ATLANTA - Children's Healthcare of Atlanta says its emergency departments are more packed than they've ever been, with parents worried their child has the flu.
"So, most cases of influenza are not going to be severe," Dr. Daniel Salinas, Children's Healthcare of Atlanta Chief Medical Officer says. "Your child is going to be sicker than having a cold because influenza is a worse disease than the common cold."
The flu tends to hit much faster and harder than a cold.
"With influenza, you usually get a pretty bad headache, and you get high fever, chills, and pretty significant body aches," Salinas says. "So it makes you feel really, really bad."
But Salinas says most healthy kids can skip the ER, and fight the flu at home, while you watch for symptoms.
"The most common thing we see is dehydration," he says. "Because children are reluctant to drink because they feel so bad. And dehydration needs to be treated, if it's severe enough."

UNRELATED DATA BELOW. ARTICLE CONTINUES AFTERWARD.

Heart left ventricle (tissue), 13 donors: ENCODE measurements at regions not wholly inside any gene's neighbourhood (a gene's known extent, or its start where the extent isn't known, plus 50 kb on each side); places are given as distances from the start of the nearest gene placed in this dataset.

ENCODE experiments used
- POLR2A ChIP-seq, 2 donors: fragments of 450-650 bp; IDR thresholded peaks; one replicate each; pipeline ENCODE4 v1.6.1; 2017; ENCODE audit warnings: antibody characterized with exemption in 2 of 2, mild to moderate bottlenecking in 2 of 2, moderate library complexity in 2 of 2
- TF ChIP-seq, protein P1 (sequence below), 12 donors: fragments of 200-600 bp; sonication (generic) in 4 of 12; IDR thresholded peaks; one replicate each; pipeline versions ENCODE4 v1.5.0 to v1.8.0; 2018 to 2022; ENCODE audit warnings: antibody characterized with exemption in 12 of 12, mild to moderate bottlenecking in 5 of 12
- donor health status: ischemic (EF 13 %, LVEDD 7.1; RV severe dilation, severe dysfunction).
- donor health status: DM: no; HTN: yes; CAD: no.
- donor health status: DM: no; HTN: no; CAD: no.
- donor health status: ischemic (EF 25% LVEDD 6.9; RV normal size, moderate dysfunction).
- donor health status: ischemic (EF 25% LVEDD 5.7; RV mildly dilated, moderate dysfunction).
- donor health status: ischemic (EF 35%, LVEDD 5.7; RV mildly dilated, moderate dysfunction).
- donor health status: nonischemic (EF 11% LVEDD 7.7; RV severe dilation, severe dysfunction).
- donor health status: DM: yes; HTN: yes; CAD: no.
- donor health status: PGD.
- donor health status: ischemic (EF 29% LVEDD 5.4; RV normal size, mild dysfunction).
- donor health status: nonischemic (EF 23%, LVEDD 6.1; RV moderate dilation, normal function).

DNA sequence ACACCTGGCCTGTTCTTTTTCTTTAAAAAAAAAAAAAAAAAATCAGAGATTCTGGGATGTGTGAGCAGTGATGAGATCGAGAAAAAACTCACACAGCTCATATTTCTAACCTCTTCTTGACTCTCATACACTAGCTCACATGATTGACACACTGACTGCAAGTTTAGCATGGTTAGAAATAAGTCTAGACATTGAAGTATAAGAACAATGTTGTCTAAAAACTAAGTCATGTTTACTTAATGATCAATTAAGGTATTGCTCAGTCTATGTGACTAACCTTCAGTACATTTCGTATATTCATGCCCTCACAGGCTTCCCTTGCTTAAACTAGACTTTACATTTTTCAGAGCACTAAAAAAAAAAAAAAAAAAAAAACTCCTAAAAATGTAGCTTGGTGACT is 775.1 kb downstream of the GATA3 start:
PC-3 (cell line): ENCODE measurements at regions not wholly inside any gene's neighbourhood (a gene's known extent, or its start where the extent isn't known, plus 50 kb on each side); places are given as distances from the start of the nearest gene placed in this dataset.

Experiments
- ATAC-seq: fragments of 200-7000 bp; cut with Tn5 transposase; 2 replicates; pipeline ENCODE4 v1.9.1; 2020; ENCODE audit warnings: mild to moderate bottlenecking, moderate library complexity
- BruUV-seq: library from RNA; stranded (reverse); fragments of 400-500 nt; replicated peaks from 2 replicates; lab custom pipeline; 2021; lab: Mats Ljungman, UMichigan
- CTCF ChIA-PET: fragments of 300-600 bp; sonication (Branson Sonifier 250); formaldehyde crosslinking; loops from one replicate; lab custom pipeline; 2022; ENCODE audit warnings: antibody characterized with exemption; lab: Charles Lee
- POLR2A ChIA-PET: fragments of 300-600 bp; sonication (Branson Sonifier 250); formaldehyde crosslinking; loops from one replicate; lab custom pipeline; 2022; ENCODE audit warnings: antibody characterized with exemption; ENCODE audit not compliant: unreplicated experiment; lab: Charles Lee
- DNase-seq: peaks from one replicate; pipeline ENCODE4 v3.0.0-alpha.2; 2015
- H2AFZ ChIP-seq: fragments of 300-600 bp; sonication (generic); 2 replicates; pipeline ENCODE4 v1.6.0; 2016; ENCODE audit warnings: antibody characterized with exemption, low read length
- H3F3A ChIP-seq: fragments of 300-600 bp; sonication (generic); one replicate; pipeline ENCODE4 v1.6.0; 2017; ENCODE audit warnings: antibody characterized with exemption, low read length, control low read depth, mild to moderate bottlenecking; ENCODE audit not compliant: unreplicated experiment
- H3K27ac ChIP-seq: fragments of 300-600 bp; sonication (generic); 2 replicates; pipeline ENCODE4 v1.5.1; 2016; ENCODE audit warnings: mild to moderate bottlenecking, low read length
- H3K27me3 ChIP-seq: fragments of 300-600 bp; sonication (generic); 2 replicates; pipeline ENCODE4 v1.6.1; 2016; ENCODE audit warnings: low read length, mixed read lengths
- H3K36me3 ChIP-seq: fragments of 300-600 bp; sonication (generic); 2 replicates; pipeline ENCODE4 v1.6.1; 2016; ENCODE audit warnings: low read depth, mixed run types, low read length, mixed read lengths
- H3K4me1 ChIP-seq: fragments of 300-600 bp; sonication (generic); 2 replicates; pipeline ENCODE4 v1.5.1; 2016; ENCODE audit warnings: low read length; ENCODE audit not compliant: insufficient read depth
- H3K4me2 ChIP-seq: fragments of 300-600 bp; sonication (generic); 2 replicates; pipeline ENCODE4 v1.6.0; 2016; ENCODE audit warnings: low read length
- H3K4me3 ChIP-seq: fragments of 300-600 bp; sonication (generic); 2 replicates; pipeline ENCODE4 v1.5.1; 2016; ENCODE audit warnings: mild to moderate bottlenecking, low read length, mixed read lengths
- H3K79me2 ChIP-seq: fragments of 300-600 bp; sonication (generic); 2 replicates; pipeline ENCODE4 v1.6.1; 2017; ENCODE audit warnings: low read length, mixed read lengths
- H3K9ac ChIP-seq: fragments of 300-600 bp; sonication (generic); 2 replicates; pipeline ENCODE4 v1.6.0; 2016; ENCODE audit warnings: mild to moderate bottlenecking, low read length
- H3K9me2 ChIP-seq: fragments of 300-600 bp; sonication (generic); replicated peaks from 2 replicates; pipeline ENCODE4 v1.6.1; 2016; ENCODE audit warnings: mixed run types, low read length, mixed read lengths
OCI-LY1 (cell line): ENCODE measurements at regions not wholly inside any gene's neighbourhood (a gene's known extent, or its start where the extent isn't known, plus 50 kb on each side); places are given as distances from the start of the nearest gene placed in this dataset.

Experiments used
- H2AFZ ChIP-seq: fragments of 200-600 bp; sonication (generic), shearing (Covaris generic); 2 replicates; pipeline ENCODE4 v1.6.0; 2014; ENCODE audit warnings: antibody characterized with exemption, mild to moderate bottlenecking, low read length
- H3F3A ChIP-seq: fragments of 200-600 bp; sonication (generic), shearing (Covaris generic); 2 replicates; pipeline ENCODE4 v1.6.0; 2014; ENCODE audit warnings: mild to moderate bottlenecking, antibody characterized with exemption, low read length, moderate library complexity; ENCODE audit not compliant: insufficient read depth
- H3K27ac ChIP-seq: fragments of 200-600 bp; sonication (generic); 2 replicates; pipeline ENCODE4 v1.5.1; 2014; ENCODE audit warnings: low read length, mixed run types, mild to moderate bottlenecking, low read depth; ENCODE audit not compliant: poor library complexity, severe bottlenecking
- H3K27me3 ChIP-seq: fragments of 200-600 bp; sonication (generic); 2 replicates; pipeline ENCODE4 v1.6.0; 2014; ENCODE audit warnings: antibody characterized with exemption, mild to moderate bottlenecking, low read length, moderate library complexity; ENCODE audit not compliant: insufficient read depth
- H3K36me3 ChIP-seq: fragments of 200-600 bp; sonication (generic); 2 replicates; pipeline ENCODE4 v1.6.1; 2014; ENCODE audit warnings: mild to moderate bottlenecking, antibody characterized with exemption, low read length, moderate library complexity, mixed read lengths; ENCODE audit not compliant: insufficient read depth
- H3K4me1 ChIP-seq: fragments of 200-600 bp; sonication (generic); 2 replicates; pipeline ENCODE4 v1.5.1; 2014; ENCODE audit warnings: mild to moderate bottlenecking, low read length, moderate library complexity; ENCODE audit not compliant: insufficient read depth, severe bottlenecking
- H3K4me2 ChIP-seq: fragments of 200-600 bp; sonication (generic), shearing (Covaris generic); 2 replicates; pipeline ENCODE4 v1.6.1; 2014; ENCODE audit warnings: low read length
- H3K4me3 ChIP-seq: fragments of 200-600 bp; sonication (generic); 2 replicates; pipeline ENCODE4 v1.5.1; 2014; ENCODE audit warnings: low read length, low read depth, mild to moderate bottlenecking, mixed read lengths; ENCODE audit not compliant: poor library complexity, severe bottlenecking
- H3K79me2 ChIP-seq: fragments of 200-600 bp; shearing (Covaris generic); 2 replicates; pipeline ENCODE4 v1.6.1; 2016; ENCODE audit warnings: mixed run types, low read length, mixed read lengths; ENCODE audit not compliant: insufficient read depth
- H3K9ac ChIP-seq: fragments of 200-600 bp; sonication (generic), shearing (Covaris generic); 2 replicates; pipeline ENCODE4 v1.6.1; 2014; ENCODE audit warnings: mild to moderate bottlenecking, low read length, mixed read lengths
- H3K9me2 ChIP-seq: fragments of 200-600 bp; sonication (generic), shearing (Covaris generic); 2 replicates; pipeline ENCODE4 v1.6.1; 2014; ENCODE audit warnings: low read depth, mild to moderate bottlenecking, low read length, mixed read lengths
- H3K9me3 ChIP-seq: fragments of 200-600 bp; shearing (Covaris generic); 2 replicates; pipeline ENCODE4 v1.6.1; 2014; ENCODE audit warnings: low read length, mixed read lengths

To prevent dehydration, Salinas says, parents should focus first on getting their child's fever down, with acetaminophen or ibuprofen.
Never give aspirin or aspirin-containing products to a child.
"They should take advantage of that window, where their child perks up a bit, and, during that time when the child is perked up, push fluid and food and other things they may need," Salinas recommends.
An antiviral like Tamiflu, if given in the first 48 hours, can shorten the duration of the flu by a day or two, and lessen the symptoms. But antivirals can cause negative side effects, so Dr. Salinas recommends Tamiflu only for children with an underlying health problem like asthma, diabetes, or an immune disorder. If you suspect a family member has the flu, go into a stop-the-spread mode.
"Make sure everyone has had their flu vaccine, of course," Dr. Salinas says. "But make sure the caregivers and the other children are all washing their hands frequently. That they're disinfecting surfaces."